Getting Google Analytics and Search Console running for your website is great. But there’s still one tool out there that can really take it to the next level.
That’s where Google Tag Manager comes in.
Tag Manager goes beyond the basic analytics you get with Google Analytics and allows you to explore more data into what people are doing on your website. You’ll find that it’s more complex than the other two tools we’ve discussed, but once you’re able to harness its power, you’ll be on your way to a better website.
So today, let’s discuss what it is, what you can get from it and even create your first tag. Let’s go!
What is Google Tag Manager?
But the reality is that is does a whole lot more than that. With Tag Manager, you can also track events. You can see how many people are clicking that Call to Action button on the landing page. You can see how far down the page people are scrolling. And you can even determine how many people are watching that YouTube video on the homepage and how long they are watching it for.
Plus, there’s support for 3rd party tags like Twitter, HotJar and Crazy Egg. It’s a very versatile and powerful tool in a digital marketer’s tool belt.
Having said that, because it’s so versatile and does so much, it’s much more complicated than Analytics or Search Console. Once you get passed setting up a Google Analytics tag, things get complicated and confusing pretty quickly.
We’ll start to take a deeper dive into it as this series goes on, but if you really want to harness the power of Tag Manager, you’ll either need to take a deep dive yourself (this LinkedIn Learning course is a great start) or hire an expert.
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Why you should be using Tag Manager
Simply put, Google Tag Manager gives you the data that allows you to make informed decisions about your website.
You can go beyond the basic analytics to track a visitors journey to see what clicked on and where they ended up. You can see what internal links and calls to action are being clicked on the most. And if you’re an advanced user, you can even use it to set up a heat map for pages to see where the user focus is.
From there, you can make important decisions about your website. You can determine whether or not you need to change the call to action on the landing page, or if the images being shown on a page are leading to conversions.
And over time, that cycle of trying something out, looking at the data, making a decision and doing the process all over helps evolve your website into something that people like. And ultimately, that means more customers and better business. That makes everyone happy.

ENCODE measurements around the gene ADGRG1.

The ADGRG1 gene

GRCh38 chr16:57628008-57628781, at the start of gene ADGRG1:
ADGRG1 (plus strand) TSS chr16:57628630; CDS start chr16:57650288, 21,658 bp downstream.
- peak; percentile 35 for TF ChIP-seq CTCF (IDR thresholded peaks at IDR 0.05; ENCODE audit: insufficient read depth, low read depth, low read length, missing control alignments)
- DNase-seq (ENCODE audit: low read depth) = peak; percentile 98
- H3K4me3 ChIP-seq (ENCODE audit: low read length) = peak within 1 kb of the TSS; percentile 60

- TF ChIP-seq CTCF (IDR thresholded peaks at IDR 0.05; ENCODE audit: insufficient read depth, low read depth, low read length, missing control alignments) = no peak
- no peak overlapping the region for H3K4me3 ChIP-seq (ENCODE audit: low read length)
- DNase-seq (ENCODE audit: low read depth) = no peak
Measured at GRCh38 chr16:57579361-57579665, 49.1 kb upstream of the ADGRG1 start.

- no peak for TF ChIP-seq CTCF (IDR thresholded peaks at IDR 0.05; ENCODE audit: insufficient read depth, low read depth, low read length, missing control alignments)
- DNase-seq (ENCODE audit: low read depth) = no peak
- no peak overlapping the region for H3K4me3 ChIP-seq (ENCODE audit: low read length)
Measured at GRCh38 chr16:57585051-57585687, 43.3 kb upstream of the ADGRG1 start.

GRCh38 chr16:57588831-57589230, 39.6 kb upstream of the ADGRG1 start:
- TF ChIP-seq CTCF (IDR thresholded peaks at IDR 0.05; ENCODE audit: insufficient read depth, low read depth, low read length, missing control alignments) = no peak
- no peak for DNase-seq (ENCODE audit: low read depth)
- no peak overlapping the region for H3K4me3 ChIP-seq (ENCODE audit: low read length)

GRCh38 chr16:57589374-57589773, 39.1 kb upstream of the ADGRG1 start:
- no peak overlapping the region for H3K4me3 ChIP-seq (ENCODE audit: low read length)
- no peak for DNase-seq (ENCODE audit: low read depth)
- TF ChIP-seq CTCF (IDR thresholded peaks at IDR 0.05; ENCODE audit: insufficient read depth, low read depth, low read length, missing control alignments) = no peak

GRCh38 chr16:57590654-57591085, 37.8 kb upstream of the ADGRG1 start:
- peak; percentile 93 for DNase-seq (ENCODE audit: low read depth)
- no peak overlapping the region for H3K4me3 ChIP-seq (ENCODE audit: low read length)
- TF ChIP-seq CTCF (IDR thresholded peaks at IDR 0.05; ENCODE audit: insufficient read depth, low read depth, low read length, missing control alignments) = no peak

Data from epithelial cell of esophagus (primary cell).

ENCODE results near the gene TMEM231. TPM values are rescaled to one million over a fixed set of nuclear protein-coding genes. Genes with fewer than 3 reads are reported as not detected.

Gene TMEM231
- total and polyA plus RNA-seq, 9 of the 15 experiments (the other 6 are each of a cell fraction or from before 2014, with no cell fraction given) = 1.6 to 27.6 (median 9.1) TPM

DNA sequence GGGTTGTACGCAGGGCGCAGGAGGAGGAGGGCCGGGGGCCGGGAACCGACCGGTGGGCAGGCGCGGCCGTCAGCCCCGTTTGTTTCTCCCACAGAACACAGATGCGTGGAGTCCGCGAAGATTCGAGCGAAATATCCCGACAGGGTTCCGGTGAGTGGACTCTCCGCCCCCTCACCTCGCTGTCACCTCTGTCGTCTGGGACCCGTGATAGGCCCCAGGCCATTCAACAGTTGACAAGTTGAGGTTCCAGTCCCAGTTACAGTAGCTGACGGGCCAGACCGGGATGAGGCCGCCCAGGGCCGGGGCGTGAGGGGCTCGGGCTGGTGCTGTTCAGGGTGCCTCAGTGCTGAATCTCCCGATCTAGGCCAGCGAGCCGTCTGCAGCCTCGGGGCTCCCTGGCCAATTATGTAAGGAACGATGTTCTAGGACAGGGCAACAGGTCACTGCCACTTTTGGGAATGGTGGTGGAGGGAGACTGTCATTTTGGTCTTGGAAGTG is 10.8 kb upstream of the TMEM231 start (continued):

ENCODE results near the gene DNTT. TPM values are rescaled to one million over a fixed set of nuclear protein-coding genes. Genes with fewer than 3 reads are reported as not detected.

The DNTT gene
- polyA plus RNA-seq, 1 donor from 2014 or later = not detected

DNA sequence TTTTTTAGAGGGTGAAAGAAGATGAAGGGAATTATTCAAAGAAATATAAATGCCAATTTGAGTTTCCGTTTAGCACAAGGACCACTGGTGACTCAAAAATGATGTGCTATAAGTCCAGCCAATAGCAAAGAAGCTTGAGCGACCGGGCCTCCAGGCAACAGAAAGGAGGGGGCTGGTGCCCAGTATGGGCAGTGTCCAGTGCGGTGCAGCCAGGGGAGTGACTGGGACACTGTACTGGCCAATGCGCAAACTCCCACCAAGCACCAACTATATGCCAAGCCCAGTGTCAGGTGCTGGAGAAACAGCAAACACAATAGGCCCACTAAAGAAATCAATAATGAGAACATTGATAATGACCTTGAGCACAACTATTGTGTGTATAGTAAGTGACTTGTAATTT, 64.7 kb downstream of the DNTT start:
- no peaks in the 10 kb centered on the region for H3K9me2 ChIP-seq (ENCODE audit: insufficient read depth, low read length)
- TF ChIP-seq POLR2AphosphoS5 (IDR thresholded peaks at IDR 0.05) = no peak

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How to get Tag Manager running on your website
Getting started with Tag Manager is pretty simple. When you get on the landing page, you’ll sign in with the same account you have your Analytics with. Next you’ll create a container under the account. I recommend naming it the same as your website.
Once that’s created, you’ll need to connect the Tag Manager account to your website. You’ll go to Admin -> Account -> Container and hit Install Google Tag Manager. The screen will show you two sets of code that will need to be added to your website in a similar fashion to Analytics.
Again, if you are running a WordPress website, you can use the Google Site Kit plugin to connect your website to Tag Manager without touching any lines of code.
Once you’ve got that code on your website, you’re ready to start working with Tag Manager.
Connecting Tag Manager with Google Analytics
Okay, so now that we’ve got Google Tag Manager up and running, let’s start out with a very simple tag: Google Analytics.
First, we’re going to want to create a couple of our own variables for this. So from the dashboard, click on “Variables”. Then scroll down to “User-Defined Variables” and hit “New”. When the modal pops up, hit the center section to select a variable type. We’ll then select “Google Analytics Setting”. Then enter in your Analytics tracking ID where it says to, hit save and then name the variable.
Now, if you’re using WordPress, you’re also going to want to create a DOM Element variable to keep tags from firing when you’re logged in. So repeat the process above, but select “DOM Element”. Set the selection method to “CSS Selector”, element selector to “body.logged-in” and attribute name to “class”. Then hit save and name the variable.
Now we’re ready to create our Analytics tag. So, hit “Tags” from the dashboard and select “New”. Then add a tag configuration and select “Google Analytics: Universal Analytics”. Keep “Page Views” as the track type and then select your Analytics ID variable for the Google Analytics Settings.
Next we need to add a trigger for this tag, so go back and add a tag. You’ll want to select Page View – DOM Ready. If you’re using WordPress, check the “Some DOM Ready Events” option and in the area that appears select your WordPress logged in variable, “equals” and then “null”.
When you’re ready, hit save and then save the new tag and name it.
Don’t forget to hit submit
Now you have your brand new Google Analytics tag, but we’re not quite done. We still need to publish it. In your dashboard, hit “submit” in the top right corner and follow the steps to publish your tags. When you’ve done that, you’re now rolling with Tag Manager. Congrats! (Also make sure to remove any Analytics code from your website so you don’t count visits twice!)
As I said before, there’s a whole lot more you can do with Google Tag Manager. And we’re just touching the surface here. But it’s something that is completely worth exploring more, and we’ll do that over the coming months.
I highly recommend that you play around with it and check out some great resources and do more research on it. The things you learn from it could help your business grow online this year!